The same goes for administrators—it’s critical you create a connection and build a trustworthy relationship with your teachers and staff. From introductory calls during a teacher’s first week to training, your ultimate goal should be to understand each teacher’s individual needs—what they like, what makes them tick, how we can better support them, and more.
At FLVS, we get to know our teachers personally and professionally, and therefore are in touch with their needs and challenges. At the end of the day, it matters who you work for, so you want to actively listen and support your staff.
3. Create opportunities for community building
An important aspect in engaging your teachers is to create an environment where they feel part of a community. At FLVS, our teachers are encouraged to meet in small groups, often based on the subject areas they teach, to showcase and highlight what they’re doing in their classrooms to inspire collaboration.
We also do meet-ups in our local counties that allow teachers who live in the same area to get to know each other. Often, these teachers will become a support system for one another, regularly meeting up for coffee or lunch to garner insights and tips for teaching online.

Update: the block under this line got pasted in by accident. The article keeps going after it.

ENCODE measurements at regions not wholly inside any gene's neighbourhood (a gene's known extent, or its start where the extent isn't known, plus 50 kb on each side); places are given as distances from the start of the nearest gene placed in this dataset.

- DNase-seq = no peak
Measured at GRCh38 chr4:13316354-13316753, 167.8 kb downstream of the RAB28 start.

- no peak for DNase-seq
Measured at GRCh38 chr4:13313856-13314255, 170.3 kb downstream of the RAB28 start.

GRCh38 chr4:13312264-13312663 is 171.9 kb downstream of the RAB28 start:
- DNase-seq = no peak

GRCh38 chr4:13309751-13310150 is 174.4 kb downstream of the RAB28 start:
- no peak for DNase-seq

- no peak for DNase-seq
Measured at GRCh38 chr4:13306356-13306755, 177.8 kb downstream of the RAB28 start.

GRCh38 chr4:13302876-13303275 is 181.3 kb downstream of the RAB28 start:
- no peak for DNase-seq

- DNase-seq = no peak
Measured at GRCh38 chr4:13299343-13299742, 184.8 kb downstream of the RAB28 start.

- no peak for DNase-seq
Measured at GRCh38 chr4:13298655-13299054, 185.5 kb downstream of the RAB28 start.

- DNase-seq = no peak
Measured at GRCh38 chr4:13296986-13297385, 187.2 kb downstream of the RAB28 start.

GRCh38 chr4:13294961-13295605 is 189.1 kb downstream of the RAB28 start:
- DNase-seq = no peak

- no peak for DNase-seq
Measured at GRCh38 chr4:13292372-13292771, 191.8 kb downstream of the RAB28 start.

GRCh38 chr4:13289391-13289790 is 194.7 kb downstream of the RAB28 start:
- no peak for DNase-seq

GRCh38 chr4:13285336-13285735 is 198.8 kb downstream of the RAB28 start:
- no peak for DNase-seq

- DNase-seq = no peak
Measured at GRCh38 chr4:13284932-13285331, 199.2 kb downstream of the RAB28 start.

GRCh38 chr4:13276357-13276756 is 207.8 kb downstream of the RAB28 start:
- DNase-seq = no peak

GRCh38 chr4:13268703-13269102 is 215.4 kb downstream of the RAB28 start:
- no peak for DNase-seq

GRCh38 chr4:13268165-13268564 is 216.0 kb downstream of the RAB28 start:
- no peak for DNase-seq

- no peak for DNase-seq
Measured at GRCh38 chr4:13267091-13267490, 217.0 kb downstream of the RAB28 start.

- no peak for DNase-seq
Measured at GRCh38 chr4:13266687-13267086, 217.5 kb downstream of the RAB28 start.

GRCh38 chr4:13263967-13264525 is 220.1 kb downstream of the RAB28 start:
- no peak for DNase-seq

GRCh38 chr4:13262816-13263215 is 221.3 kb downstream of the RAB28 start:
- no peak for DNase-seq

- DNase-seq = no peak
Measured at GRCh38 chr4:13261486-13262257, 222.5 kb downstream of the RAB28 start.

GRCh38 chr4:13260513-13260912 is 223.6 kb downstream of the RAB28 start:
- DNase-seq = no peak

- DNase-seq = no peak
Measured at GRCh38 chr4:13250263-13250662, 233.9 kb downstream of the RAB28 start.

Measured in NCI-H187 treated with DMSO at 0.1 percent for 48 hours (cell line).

Another way we build community is through our annual in-service training. During this yearly event, our instructional and support staff attend professional development sessions throughout the course of three days. Sessions can either be specific to instructional practices, like how to incorporate virtual escape rooms or games into your lessons or focus on general work best practices like how to maintain work-life balance and build your confidence.
One of our favorite aspects of this training is seeing our teachers meet in person for the first time. They are so excited to be around each other. So much so, that they create t-shirts for their individual schoolhouses to show their school spirit and pride.
4. Offer continuous professional development
While it’s important for teachers to get immediate training when they first start, continuing their professional development will set their careers up for success in the long run. And that’s how you should be thinking about their growth—it shouldn’t be to help them only while they work for your school or district. It should be to create lifelong learners who want to develop new skills and help students in new and innovative ways.
From LinkedIn learnings, videos, conferences, and more, providing your teachers with professional development will inspire them and show them they can make a difference. After all, that’s why many of them chose to become teachers—to make a difference in the lives of students and help shape them into productive members of society. By providing your teachers and staff with training, resources, support, communication, collaboration, and professional development, you too can create a culture of care built on trust and respect.
Robin Winder is the senior director of instruction and Jason Odom is the director of instruction for FlexPoint Education Cloud and Florida Virtual School.